New York Times: Powell vs. Rangel: Testy Remake After 40 Years: About 30 years ago, Representative Charles B. Rangel invited a 19-year-old summer intern named Adam Clayton Powell IV into his office at the United States Capitol for an emotional conversation: He had run a bruising primary campaign in 1970 to unseat Mr. Powell’s father, he acknowledged, ending the career of a celebrated Harlem politician....... These days, it is the younger Adam Clayton Powell who is trying to take Mr. Rangel out. And he is making no apologies. ..... relentlessly attacking the 80-year-old lawmaker ..... has called Mr. Rangel’s conduct “corrupt,” described his bid for a 21st term as “pointless” ...... After blithely ignoring his six rivals for the last year, or tersely dismissing them as unqualified, Mr. Rangel has started to take unexpected jabs at Mr. Powell ...... The attacks, however, have only raised Mr. Powell’s profile in a contest awash with personal history and deep-rooted family rivalries. Mr. Rangel has held his seat for 40 years, but the streets of Harlem still echo with the name of Mr. Powell’s father ....... his father was something of a god in Harlem ..... “Charles Rangel became part of the system. He embraces the political trade and the political games, and he rejoices in the backslapping and connections.” ...... Mr. Powell cultivated a loyal base of voters that he felt Mr. Rangel, the darling of Central and West Harlem, had overlooked: the Puerto Rican and Hispanic voters in the district’s eastern section. ...... Mr. Powell conceded that the relationship with the intern was “inappropriate” ..... “If the worst I have is a violation because somebody thinks I had one too many, I will take it,” he said of his conviction for driving while impaired. ..... The campaign has about $20,000, compared with $500,000 for Mr. Rangel ....... at 62, Joyce S. Johnson “should be planning her own retirement, not Charlie Rangel’s retirement.” ..... Powell introduced himself to three women on the sidewalk. Each urged him on. ..... “Keep it in the family,” said one of them. “It’s time for a change,” said another. “What goes around comes around”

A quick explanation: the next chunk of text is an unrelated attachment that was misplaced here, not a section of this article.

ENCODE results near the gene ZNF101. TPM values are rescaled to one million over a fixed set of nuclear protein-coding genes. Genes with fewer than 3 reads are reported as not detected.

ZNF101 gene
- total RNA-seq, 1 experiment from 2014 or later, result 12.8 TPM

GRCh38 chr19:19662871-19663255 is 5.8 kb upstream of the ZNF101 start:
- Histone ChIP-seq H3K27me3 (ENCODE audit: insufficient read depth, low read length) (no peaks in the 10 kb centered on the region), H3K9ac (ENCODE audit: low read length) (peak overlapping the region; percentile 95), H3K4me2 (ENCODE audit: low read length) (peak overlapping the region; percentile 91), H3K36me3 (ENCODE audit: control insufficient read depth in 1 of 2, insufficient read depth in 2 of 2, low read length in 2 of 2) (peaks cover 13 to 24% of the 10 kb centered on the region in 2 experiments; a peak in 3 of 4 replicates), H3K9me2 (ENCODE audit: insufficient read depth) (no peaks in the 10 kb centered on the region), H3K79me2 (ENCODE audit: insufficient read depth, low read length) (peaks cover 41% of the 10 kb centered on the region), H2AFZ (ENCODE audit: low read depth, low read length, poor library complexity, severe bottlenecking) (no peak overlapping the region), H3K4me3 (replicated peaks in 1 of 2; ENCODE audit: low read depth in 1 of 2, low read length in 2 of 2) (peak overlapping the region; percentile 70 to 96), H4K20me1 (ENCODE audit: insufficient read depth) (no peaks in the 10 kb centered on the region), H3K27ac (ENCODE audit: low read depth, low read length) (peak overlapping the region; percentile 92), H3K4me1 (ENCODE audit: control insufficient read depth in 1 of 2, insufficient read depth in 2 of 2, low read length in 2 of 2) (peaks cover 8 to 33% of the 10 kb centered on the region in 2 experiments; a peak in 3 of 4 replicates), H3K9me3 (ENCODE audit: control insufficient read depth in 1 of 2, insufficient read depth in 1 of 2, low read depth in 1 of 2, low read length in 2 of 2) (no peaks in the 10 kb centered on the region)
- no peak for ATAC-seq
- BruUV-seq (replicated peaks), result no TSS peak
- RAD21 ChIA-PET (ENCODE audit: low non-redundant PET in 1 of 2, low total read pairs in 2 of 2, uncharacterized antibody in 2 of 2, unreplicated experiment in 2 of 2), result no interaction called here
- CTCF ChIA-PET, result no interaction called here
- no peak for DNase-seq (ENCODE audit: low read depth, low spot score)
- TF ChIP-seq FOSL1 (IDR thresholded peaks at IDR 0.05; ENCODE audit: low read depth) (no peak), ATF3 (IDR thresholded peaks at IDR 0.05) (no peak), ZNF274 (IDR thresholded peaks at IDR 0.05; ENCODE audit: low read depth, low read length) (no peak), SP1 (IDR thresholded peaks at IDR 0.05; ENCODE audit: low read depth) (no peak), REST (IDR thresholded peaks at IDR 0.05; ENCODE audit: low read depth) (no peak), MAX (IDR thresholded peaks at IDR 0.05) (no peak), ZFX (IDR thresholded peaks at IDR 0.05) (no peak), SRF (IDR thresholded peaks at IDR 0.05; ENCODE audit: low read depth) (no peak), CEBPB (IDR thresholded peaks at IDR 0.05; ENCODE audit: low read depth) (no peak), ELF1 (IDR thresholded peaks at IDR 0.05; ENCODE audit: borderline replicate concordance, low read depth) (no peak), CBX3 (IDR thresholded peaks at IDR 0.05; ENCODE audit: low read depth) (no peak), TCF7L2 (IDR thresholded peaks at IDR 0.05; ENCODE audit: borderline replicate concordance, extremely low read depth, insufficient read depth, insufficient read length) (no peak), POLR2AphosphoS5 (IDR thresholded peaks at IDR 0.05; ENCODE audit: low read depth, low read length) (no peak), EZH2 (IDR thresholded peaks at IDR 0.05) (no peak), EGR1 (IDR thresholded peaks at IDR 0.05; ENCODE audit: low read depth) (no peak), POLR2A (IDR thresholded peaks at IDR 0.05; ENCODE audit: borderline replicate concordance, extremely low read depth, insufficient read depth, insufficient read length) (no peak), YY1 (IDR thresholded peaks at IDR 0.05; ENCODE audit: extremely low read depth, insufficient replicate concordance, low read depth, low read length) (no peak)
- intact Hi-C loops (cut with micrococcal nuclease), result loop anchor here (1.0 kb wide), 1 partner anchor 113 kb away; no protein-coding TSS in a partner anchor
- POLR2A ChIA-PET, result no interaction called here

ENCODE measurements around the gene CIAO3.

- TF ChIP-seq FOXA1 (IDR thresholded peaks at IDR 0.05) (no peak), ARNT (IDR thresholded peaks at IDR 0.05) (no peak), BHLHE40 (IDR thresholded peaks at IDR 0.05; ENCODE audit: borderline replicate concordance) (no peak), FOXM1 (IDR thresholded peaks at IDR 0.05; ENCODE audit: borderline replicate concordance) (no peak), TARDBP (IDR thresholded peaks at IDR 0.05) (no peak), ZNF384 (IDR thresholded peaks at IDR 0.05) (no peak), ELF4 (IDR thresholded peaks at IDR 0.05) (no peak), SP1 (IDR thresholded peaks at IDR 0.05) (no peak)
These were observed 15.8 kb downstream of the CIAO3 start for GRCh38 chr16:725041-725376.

I guess Harlem is seeing some high drama.
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